Stephen King’s Short Stories: A Top Ten List

Happy St. Patrick’s Day! As you might imagine, I am from a very Irish family (surprise, surprise! Rory O’Connor doesn’t exactly sound French). The holiday has nothing to do with this post. If I wanted to try and connect the two, I would tell you that I come from a very Irish family, and like many good Irish families I am from the northern New England area. If we’re getting specific, I was born in Manchester, New Hampshire, but by the time I was in elementary school we were living in Portland, Maine. And Maine is the home of Stephen King. Perhaps his legendary status in his home state is the reason it was deemed appropriate for an eleven year old to read IT. I don’t know. But I do know that my sincere devotion to SK began at a young, impressionable age*. And the connection, however tenuous, is made.

So when Wendy asked me if I would be interested in co-hosting a Stephen King event, I said yes. What better way to spend the month of March than (re)reading one of my favorite authors (and convincing others to do the same). I didn’t expect it to get quite as out of hand as it has – the books have taken over (although in all honestly, that is not an unusual state in my house). Last week it was choosing my favorite novels. This week’s list will feature my favorite short stories. It’s hard to narrow it down (thus the need to consult all of the books). Just for fun, I thought I would share a behind the scenes snapshot of #KingsMarch.

Kings March Library Inset

10. The Library Policeman. Flowers in the Attic is a dubious choice for the children’s library.

09. Gray Matter. Don’t drink the funny tasting beer.

08. The Body. Although there are differences, I love both the short story and Stand by Me.

07. The Langoliers. Every flight needs an extra pilot and a voice of reason.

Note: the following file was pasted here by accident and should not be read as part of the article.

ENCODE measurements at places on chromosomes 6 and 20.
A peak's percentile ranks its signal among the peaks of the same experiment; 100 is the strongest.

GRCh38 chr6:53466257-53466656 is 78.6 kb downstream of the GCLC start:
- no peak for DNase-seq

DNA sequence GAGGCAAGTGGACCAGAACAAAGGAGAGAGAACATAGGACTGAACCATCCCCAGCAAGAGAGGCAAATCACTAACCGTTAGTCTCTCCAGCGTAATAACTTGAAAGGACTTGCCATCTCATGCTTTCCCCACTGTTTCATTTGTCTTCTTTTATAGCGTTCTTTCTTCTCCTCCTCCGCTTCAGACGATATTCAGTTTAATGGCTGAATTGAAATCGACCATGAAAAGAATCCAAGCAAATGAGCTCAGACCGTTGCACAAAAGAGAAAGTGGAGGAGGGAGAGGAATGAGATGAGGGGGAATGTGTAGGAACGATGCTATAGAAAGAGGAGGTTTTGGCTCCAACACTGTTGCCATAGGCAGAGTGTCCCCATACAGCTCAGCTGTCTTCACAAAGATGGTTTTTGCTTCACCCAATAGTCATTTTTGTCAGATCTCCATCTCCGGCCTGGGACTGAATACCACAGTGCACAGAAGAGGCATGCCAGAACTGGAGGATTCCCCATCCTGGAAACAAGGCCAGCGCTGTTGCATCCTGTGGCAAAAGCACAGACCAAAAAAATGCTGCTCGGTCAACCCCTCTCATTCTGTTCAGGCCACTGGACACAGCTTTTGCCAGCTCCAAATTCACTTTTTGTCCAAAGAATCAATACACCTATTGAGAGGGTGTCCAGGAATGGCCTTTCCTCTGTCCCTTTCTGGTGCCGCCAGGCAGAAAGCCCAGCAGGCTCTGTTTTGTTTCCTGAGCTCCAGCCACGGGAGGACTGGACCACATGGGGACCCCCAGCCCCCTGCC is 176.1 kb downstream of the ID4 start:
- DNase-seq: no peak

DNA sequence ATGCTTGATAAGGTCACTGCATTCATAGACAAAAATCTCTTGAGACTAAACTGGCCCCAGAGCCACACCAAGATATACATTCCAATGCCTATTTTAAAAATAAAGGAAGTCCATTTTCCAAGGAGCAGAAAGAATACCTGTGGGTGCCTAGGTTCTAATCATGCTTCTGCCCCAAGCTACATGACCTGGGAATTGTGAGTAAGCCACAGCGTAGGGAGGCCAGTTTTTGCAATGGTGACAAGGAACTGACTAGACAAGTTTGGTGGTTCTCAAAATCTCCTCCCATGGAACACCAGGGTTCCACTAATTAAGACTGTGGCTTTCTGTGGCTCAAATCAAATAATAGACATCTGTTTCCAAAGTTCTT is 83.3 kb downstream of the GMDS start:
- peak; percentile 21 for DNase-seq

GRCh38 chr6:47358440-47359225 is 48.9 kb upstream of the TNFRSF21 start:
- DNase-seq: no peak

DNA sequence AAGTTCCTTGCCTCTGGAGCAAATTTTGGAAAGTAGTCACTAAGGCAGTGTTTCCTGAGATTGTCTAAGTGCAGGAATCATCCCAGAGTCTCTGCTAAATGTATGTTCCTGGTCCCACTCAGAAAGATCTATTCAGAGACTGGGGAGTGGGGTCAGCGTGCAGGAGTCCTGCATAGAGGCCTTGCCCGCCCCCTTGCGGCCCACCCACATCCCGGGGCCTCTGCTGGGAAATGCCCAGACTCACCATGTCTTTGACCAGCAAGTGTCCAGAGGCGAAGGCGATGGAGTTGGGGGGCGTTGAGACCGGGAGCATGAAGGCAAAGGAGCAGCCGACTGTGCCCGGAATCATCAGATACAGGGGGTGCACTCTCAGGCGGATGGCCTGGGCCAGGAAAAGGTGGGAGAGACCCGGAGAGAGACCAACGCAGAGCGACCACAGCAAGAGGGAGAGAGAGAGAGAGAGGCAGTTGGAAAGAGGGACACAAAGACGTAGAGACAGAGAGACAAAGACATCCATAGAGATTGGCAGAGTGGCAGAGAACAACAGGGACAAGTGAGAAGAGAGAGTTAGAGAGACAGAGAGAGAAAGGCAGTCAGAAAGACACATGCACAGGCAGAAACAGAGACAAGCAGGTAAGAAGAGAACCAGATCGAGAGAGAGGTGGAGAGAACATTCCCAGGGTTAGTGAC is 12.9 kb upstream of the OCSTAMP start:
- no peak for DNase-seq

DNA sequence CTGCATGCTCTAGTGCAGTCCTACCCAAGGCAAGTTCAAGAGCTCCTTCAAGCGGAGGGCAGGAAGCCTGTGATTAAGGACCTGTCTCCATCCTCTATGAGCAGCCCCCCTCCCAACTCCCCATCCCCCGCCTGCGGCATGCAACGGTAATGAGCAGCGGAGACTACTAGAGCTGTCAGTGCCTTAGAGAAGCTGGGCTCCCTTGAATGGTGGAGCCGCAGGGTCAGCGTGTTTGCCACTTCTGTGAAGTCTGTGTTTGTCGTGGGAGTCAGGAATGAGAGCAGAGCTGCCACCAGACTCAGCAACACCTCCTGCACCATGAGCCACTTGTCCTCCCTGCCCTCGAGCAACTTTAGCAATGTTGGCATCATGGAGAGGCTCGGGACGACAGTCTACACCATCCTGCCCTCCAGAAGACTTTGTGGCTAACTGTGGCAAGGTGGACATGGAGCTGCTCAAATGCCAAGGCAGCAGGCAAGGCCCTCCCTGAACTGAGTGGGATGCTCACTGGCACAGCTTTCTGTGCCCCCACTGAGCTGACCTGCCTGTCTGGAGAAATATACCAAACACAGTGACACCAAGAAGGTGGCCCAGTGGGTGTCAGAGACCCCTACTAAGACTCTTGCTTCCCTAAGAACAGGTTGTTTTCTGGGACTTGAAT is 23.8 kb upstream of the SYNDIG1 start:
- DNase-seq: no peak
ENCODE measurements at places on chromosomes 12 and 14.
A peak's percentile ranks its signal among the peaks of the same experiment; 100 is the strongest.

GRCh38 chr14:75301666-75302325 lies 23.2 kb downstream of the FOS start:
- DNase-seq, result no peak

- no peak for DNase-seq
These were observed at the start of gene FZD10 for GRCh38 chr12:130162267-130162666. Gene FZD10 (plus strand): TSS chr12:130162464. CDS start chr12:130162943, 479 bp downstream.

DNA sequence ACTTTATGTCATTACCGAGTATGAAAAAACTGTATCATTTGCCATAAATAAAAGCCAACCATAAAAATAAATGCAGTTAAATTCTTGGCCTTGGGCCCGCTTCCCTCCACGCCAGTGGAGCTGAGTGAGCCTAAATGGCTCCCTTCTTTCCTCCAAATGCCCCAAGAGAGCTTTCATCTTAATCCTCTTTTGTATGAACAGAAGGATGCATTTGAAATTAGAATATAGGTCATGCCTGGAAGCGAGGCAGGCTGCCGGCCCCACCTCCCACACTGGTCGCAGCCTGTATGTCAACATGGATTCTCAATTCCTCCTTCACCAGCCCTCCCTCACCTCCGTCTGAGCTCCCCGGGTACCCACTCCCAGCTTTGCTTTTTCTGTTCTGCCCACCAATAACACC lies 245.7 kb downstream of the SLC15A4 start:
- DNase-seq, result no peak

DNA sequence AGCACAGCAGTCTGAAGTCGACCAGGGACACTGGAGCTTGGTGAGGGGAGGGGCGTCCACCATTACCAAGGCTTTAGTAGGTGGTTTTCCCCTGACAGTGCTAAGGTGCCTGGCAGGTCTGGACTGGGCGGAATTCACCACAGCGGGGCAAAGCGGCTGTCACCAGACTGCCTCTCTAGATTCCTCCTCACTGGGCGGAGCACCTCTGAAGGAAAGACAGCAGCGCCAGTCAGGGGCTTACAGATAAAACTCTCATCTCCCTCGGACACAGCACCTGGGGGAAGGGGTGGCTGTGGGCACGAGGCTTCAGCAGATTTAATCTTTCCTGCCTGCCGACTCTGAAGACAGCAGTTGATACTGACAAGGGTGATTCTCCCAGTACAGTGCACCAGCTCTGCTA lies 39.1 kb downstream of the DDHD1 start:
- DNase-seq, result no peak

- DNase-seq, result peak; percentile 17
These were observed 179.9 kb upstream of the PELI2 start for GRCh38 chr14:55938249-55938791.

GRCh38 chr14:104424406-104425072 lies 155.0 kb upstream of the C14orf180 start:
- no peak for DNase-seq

06. Crouch End. The charming side of London…

05. Children of the Corn. A classic case of don’t judge the book by the movie.

04. The Raft. I can’t help thinking of this story every time I see water with oil on the surface. And what would happen if I touched it?

03. Jerusalem’s Lot. A ‘Salem’s Lot prequel that’s very much worth reading.

02. A Good Marriage. A lovely mediation on whether you can ever truly know another person. And if you’re willing to accept what you find once you do.

01. The Mist. A mysterious mist and a hopeful ending – what more could I ask for? (Except that they not butcher the movie…)

Do you prefer novels or short stories? Or, like me, are you an equal opportunity reader? Because I really enjoy both formats. It’s also rather astounding to realize exactly how many works of Stephen King have been made into movies.

*It is entirely possible I will never overcome my fear of spiders and clowns. Or sink drains.

37 thoughts on “Stephen King’s Short Stories: A Top Ten List

  1. I’m sorry, I can’t focus on Stephen King because I’m so distracted by how gorgeous your library looks. It’s even better than the last time you shared pictures! Those built-ins, that tufted sofa (even though we know how much I hate mine, they just look so good)…I love it.


    1. It’s a little more lived than the last time I shared pictures. It’s frustrating because by the time I get home from work I’ve already lost most of the natural light and the photo looks a bit wonky (color wise). But I’m glad you like it! Feeling like purchasing a house in Colorado…? 😉

      Also, like you, I love the idea of my tufted sofa, but in all actuality it’s a pain in my ass. And you have a light dog and dark sofa and I have a light sofa and dark cats. Because that just seems to be the natural order of things.